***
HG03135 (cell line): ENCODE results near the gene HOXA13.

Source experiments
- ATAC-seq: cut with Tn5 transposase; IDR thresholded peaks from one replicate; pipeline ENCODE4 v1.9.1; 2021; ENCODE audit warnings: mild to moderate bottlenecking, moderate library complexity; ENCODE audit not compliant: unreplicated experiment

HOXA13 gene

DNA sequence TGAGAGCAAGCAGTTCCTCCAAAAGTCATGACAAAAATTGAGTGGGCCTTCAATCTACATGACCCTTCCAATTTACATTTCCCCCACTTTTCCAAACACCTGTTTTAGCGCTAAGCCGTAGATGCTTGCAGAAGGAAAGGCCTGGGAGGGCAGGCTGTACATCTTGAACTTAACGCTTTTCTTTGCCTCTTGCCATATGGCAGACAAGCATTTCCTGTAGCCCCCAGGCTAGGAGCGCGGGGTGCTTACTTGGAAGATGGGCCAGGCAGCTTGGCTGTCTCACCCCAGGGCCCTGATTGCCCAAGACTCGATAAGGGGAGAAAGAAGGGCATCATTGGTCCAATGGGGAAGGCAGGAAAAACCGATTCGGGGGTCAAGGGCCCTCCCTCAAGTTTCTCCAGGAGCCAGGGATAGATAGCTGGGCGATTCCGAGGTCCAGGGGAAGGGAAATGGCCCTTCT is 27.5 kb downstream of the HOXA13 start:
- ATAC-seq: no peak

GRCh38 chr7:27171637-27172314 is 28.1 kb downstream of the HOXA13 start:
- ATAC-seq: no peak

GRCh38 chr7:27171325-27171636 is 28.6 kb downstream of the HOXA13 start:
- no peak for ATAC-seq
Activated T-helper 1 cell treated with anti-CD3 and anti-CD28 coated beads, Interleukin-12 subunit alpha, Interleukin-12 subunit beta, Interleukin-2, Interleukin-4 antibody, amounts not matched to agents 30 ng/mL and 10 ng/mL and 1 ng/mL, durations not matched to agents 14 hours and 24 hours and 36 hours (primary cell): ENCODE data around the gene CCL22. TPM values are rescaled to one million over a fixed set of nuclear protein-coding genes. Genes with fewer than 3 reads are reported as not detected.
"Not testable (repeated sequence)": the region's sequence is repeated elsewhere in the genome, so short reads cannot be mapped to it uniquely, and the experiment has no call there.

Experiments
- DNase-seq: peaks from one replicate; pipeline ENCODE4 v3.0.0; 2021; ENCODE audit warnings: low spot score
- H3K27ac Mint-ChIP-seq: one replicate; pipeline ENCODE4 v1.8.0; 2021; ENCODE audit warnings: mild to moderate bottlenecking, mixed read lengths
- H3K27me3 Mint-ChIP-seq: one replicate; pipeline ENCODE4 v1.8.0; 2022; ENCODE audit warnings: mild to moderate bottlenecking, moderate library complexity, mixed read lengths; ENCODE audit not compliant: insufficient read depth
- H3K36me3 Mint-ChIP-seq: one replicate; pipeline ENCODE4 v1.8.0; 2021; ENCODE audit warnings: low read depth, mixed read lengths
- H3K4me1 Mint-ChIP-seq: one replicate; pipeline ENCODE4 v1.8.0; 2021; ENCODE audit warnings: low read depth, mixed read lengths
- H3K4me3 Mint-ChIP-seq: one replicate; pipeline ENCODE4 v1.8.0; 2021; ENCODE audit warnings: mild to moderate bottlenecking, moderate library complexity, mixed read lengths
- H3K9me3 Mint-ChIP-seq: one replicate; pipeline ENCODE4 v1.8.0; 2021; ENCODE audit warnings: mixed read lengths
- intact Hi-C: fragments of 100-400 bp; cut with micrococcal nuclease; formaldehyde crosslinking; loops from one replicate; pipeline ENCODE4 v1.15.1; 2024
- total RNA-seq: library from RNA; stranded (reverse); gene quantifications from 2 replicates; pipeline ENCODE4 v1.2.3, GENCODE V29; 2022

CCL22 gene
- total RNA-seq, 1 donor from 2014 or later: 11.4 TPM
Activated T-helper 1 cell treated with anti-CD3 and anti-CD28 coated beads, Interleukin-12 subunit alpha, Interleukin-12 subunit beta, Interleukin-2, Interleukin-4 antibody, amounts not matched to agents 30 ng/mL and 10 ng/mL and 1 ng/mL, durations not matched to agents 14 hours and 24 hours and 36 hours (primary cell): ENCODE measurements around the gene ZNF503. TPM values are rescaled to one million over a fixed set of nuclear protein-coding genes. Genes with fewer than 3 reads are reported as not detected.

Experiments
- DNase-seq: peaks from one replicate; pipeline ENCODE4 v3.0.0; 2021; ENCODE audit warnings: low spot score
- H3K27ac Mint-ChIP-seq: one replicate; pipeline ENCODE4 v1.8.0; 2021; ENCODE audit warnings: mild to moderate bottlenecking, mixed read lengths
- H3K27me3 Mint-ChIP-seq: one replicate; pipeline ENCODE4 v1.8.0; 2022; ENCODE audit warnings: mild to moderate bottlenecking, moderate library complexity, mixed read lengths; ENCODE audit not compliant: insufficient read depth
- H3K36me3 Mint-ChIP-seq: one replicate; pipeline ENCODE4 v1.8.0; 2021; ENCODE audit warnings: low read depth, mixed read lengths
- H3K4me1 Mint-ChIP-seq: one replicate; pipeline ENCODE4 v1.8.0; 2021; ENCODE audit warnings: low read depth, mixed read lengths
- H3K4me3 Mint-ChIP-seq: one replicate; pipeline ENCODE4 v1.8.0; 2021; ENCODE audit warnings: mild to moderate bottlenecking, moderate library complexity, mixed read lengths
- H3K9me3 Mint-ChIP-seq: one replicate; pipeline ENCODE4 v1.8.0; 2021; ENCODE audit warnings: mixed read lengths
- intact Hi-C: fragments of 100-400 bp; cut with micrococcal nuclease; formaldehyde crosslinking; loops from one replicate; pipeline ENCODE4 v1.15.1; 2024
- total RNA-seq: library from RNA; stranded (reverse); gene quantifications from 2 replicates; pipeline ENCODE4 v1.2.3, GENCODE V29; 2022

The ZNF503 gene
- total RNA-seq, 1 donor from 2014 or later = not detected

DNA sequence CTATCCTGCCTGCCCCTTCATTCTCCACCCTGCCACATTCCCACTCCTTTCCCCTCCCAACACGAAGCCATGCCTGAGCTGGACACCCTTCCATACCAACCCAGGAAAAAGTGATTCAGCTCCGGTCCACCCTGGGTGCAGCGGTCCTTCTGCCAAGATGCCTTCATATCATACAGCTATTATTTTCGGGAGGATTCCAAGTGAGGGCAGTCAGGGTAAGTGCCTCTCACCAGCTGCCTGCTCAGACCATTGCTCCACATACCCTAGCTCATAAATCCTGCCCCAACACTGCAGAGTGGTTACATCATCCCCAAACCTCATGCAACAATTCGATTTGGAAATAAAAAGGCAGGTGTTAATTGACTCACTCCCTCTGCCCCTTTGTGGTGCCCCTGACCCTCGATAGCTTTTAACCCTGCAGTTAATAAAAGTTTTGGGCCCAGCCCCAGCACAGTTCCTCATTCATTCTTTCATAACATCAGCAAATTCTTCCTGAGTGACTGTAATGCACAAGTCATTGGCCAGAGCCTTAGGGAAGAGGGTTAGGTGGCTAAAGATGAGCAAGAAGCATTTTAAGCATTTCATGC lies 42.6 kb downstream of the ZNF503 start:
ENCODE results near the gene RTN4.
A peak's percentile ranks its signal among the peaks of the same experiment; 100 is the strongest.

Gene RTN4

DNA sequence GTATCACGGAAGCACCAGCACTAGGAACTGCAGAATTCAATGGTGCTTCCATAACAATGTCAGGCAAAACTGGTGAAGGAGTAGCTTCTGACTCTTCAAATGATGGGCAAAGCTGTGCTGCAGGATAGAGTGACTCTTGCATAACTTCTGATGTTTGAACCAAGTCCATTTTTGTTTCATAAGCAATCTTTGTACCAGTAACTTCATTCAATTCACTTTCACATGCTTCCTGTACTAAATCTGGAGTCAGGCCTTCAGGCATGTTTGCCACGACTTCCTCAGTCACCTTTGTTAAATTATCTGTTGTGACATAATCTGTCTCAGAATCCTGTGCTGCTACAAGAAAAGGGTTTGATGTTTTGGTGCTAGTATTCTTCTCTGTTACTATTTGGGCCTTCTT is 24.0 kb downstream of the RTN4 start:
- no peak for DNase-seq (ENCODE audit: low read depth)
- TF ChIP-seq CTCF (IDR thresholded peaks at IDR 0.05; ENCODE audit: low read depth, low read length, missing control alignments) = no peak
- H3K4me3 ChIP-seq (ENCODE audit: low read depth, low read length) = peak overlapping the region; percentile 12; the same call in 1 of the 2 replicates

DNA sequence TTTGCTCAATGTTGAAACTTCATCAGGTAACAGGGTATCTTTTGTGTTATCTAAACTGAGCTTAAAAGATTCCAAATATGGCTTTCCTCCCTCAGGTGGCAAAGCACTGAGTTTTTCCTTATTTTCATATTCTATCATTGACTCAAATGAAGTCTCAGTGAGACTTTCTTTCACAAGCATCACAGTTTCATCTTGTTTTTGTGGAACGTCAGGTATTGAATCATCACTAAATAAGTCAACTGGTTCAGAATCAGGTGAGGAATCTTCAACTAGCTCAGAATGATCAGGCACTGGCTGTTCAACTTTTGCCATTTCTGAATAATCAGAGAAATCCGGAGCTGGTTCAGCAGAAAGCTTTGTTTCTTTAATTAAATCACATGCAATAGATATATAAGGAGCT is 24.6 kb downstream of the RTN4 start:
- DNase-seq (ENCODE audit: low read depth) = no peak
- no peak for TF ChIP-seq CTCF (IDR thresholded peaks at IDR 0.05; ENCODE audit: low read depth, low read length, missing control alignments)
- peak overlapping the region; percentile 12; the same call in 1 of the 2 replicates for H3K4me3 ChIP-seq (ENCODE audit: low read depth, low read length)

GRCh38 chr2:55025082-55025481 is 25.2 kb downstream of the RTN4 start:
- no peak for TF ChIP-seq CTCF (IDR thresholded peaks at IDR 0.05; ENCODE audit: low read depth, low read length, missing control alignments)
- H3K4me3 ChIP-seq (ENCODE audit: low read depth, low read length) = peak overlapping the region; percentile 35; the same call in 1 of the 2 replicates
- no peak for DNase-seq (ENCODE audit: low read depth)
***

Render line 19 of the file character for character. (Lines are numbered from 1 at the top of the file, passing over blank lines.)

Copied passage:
- H3K4me3 Mint-ChIP-seq: one replicate; pipeline ENCODE4 v1.8.0; 2021; ENCODE audit warnings: mild to moderate bottlenecking, moderate library complexity, mixed read lengths